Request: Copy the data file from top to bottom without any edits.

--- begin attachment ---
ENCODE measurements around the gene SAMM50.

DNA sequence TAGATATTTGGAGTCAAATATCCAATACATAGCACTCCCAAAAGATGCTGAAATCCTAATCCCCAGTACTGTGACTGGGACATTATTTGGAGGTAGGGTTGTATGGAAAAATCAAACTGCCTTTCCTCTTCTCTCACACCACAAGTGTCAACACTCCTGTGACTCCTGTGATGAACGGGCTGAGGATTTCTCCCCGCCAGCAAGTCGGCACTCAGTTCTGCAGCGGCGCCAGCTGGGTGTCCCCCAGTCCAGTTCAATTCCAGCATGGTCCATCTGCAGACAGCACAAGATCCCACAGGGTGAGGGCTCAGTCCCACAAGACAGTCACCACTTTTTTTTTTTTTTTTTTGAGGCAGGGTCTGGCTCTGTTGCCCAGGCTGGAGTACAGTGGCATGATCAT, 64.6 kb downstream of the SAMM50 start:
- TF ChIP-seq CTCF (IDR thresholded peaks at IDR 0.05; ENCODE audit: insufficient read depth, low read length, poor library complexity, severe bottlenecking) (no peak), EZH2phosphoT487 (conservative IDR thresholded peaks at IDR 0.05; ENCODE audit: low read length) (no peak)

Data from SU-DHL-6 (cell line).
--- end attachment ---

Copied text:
ENCODE measurements around the gene SAMM50.

DNA sequence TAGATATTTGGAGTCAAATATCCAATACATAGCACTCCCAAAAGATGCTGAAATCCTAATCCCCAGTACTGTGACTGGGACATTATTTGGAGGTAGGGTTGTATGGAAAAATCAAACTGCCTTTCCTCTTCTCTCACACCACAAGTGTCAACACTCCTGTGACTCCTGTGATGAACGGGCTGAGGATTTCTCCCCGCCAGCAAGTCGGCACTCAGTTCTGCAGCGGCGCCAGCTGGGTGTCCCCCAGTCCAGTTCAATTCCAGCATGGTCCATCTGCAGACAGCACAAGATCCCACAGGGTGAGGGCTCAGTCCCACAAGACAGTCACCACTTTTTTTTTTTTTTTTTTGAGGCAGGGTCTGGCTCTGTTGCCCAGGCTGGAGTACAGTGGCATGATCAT, 64.6 kb downstream of the SAMM50 start:
- TF ChIP-seq CTCF (IDR thresholded peaks at IDR 0.05; ENCODE audit: insufficient read depth, low read length, poor library complexity, severe bottlenecking) (no peak), EZH2phosphoT487 (conservative IDR thresholded peaks at IDR 0.05; ENCODE audit: low read length) (no peak)

Data from SU-DHL-6 (cell line).